Sharpe:

'The Sharpe ratio (also known as the Sharpe index, the Sharpe measure, and the reward-to-variability ratio) is a way to examine the performance of an investment by adjusting for its risk. The ratio measures the excess return (or risk premium) per unit of deviation in an investment asset or a trading strategy, typically referred to as risk, named after William F. Sharpe.'

Using this definition on our asset we see for example:
  • The Sharpe Ratio over 5 years of Pfizer is 0.19, which is lower, thus worse compared to the benchmark SPY (0.36) in the same period.
  • During the last 3 years, the Sharpe Ratio is 0.23, which is lower, thus worse than the value of 0.3 from the benchmark.

Sortino:

'The Sortino ratio, a variation of the Sharpe ratio only factors in the downside, or negative volatility, rather than the total volatility used in calculating the Sharpe ratio. The theory behind the Sortino variation is that upside volatility is a plus for the investment, and it, therefore, should not be included in the risk calculation. Therefore, the Sortino ratio takes upside volatility out of the equation and uses only the downside standard deviation in its calculation instead of the total standard deviation that is used in calculating the Sharpe ratio.'

Which means for our asset as example:
  • Compared with the benchmark SPY (0.5) in the period of the last 5 years, the ratio of annual return and downside deviation of 0.28 of Pfizer is smaller, thus worse.
  • Compared with SPY (0.42) in the period of the last 3 years, the excess return divided by the downside deviation of 0.35 is lower, thus worse.

Ulcer:

'Ulcer Index is a method for measuring investment risk that addresses the real concerns of investors, unlike the widely used standard deviation of return. UI is a measure of the depth and duration of drawdowns in prices from earlier highs. Using Ulcer Index instead of standard deviation can lead to very different conclusions about investment risk and risk-adjusted return, especially when evaluating strategies that seek to avoid major declines in portfolio value (market timing, dynamic asset allocation, hedge funds, etc.). The Ulcer Index was originally developed in 1987. Since then, it has been widely recognized and adopted by the investment community. According to Nelson Freeburg, editor of Formula Research, Ulcer Index is “perhaps the most fully realized statistical portrait of risk there is.'

Applying this definition to our asset in some examples:
  • Compared with the benchmark SPY (8.88 ) in the period of the last 5 years, the Downside risk index of 14 of Pfizer is greater, thus worse.
  • Compared with SPY (11 ) in the period of the last 3 years, the Downside risk index of 14 is larger, thus worse.

MaxDD:

'A maximum drawdown is the maximum loss from a peak to a trough of a portfolio, before a new peak is attained. Maximum Drawdown is an indicator of downside risk over a specified time period. It can be used both as a stand-alone measure or as an input into other metrics such as 'Return over Maximum Drawdown' and the Calmar Ratio. Maximum Drawdown is expressed in percentage terms.'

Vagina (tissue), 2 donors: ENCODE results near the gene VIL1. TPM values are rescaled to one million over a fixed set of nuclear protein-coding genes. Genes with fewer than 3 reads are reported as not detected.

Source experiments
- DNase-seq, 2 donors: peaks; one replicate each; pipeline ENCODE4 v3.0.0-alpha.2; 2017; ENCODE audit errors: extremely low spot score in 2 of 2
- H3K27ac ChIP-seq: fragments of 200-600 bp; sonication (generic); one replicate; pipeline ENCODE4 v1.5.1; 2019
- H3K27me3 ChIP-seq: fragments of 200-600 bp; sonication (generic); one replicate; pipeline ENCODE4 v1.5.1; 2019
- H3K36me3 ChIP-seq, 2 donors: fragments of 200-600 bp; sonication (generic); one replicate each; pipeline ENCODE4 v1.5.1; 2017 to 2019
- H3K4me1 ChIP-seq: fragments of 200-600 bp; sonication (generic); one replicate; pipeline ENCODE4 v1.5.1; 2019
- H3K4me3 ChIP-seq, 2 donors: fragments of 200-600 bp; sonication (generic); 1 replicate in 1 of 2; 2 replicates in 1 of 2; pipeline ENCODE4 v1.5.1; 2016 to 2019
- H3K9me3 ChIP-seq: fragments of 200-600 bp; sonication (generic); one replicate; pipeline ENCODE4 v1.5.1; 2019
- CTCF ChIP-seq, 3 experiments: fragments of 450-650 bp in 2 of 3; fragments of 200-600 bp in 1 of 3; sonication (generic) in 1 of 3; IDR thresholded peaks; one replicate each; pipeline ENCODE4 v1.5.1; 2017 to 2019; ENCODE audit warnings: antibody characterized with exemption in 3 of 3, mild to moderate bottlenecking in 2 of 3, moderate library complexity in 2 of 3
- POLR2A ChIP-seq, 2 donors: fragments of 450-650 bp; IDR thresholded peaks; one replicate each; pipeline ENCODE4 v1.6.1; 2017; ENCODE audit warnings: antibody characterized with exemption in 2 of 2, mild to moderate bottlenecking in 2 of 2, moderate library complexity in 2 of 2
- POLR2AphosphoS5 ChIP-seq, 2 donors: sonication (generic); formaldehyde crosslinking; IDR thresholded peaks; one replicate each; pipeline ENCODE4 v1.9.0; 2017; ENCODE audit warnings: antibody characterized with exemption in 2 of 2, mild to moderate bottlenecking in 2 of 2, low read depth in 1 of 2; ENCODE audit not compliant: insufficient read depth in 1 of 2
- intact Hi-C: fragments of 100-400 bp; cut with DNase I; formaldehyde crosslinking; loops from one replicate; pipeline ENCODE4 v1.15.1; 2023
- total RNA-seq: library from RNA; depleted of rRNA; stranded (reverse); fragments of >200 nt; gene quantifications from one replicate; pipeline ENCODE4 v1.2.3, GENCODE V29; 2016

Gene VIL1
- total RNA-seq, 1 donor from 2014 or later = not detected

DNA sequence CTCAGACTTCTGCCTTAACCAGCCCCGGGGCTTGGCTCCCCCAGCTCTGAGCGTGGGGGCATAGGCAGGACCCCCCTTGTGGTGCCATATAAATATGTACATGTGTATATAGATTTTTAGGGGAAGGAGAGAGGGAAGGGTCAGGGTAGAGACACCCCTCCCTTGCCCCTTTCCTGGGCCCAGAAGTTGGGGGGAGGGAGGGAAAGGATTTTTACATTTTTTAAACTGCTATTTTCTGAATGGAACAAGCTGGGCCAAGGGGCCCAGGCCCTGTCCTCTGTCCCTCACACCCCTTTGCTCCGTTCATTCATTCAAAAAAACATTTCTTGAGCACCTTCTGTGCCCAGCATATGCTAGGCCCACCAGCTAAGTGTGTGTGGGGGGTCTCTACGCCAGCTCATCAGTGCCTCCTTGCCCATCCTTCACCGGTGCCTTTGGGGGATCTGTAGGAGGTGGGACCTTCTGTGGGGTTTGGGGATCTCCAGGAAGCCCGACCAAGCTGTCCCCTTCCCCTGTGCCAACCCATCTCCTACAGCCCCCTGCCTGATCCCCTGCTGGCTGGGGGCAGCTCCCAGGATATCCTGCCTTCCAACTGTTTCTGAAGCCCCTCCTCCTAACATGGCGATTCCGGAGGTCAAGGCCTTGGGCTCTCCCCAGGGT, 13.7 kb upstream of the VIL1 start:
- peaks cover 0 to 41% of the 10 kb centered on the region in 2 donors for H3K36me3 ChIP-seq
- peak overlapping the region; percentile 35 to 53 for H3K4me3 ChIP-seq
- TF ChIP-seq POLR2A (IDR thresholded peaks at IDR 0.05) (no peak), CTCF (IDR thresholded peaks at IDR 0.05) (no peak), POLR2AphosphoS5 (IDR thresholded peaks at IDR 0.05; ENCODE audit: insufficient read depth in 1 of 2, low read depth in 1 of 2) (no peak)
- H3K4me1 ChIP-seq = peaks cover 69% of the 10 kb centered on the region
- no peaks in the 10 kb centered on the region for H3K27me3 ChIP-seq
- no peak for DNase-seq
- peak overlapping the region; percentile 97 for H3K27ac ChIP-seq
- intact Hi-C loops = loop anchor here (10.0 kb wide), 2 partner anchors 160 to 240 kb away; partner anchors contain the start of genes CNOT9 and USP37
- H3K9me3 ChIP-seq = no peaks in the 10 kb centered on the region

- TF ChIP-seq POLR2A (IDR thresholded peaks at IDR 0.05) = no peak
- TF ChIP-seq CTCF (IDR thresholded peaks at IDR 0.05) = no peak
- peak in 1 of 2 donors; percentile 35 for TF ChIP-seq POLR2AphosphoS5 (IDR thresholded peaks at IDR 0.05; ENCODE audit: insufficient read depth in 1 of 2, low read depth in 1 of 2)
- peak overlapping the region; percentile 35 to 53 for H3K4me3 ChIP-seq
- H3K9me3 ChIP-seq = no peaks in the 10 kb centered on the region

Which means for our asset as example:
  • Compared with the benchmark SPY (-33.7 days) in the period of the last 5 years, the maximum drop from peak to valley of -35.6 days of Pfizer is lower, thus worse.
  • During the last 3 years, the maximum reduction from previous high is -30.2 days, which is higher, thus better than the value of -33.7 days from the benchmark.

MaxDuration:

'The Drawdown Duration is the length of any peak to peak period, or the time between new equity highs. The Max Drawdown Duration is the worst (the maximum/longest) amount of time an investment has seen between peaks (equity highs) in days.'

Using this definition on our asset we see for example:
  • The maximum days under water over 5 years of Pfizer is 666 days, which is higher, thus worse compared to the benchmark SPY (273 days) in the same period.
  • During the last 3 years, the maximum days under water is 283 days, which is greater, thus worse than the value of 273 days from the benchmark.

AveDuration:

'The Average Drawdown Duration is an extension of the Maximum Drawdown. However, this metric does not explain the drawdown in dollars or percentages, rather in days, weeks, or months. The Avg Drawdown Duration is the average amount of time an investment has seen between peaks (equity highs), or in other terms the average of time under water of all drawdowns. So in contrast to the Maximum duration it does not measure only one drawdown event but calculates the average of all.'

Using this definition on our asset we see for example:
  • The average time in days below previous high water mark over 5 years of Pfizer is 224 days, which is greater, thus worse compared to the benchmark SPY (57 days) in the same period.
  • During the last 3 years, the average days under water is 82 days, which is larger, thus worse than the value of 73 days from the benchmark.

Performance (YTD)

Historical returns have been extended using synthetic data.

Allocations ()

Allocations

Returns (%)

  • Note that yearly returns do not equal the sum of monthly returns due to compounding.
  • Performance results of Pfizer are hypothetical, do not account for slippage, fees or taxes, and are based on backtesting, which has many inherent limitations, some of which are described in our Terms of Use.